DHS Warns of Anonymous Cyber-Attack Tools, Planned Mass Protests
The United States Department of Homeland Security warned the security community about potential attacks from hacking collective Anonymous over the next few months.
The Sept. 2 security bulletin from the DHS National Cyber-Security and Communications Integration Center warned financial services companies to be on the lookout for attackers operating under the Anonymous umbrella to "solicit ideologically dissatisfied, sympathetic employees" to the cause.
The collective recently took to Twitter to persuade employees within the financial sector to hand over information and access to enterprise networks. Though such attempts may have been unsuccessful so far, "unwilling coercion through embarrassment or blackmail may be a risk to personnel," the DHS bulletin warned.
The new attack tool is said to be capable of using the server's own resources and processing power to launch a denial of service attack against itself, but "so far it's unclear what the true capabilities of #RefRef are," the DHS said in the bulletin. The tool is slated to be released Sept. 17.
DHS also referenced the "Apache Killer" Perl script that can be used to launch denial of service attacks against Web servers running the popular Apache software. Apache developers released a patch earlier this week to fix the vulnerability in Apache 2.2. Administrators have been urged to patch their servers immediately.
The DHS also mentioned three cyber-attacks and civil protests Anonymous has already announced. "Occupy Wall Street" is the first scheduled one, for Sept. 17. Announced by a group Adbusters in July and actively supported by Anonymous, the goal is to get 20,000 individuals to gather on Wall Street to protest various U.S. government policies. Similar rallies targeting financial districts are being planned in Madrid, Milan, London, Paris and San Francisco.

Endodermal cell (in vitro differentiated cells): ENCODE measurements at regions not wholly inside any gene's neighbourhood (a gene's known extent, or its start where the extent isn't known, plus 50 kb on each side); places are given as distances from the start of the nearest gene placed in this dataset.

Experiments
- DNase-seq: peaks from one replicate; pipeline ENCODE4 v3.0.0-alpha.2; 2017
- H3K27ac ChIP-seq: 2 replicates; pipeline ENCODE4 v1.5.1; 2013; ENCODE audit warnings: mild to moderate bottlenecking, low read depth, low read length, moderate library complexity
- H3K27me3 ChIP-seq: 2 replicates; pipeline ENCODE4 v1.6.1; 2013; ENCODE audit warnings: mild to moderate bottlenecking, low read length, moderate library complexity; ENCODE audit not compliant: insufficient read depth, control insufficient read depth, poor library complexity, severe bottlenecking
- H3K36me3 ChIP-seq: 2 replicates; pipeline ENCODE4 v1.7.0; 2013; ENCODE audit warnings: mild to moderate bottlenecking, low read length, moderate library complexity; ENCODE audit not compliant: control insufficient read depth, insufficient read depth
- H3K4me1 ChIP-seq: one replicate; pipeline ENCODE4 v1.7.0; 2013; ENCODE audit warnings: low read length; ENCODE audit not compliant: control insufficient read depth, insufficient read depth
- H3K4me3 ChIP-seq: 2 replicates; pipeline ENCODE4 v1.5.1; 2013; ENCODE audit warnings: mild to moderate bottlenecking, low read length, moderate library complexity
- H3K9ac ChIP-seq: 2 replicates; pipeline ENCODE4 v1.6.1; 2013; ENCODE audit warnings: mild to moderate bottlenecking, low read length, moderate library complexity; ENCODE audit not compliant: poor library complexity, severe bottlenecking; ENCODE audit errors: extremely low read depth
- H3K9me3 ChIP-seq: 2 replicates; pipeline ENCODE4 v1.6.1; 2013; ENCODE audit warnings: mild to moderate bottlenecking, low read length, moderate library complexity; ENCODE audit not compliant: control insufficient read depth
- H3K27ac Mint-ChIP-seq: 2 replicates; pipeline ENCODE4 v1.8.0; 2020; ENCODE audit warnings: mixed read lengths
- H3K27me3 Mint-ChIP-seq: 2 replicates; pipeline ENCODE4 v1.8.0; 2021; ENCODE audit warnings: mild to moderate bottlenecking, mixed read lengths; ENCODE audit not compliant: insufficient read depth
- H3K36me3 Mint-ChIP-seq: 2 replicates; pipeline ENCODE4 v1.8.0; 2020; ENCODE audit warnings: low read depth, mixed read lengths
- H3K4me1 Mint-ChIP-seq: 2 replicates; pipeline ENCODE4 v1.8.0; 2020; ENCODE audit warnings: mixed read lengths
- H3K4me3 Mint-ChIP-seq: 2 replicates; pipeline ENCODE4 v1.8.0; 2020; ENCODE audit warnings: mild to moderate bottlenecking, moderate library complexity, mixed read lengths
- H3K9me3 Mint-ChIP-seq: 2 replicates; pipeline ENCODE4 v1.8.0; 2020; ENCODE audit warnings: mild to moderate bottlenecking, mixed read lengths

Another protest in October, also led by Adbusters, is scheduled to be held at the Washington, D.C. National Mall to mark the 10th anniversary of the war in Afghanistan. There is also the supposed Nov. 11 attack against Facebook and Project Mayhem, scheduled for Dec. 21, 2012, DHS warned. There are indications that Project Mayhem would be a combination of physical disruption and targeting of information systems.
The bulletin itself is unusual in that DHS hasn't commented on the activities of Anonymous ever since the group stepped up its efforts over the past few months, attacking federal agencies and private corporations to protest a wide range of issues. As anyone following the security space undoubtedly knows, there have been at least one or two attacks by Anonymous, even more, each week for the past few months, so the bulletin may be just stating the obvious when warning of future potential attacks.
"Anonymous has shown through recently reported incidents that it has members who have relatively more advanced technical capabilities who can also marshal large numbers of willing, but less technical, participants for DDOS activities," the DHS said.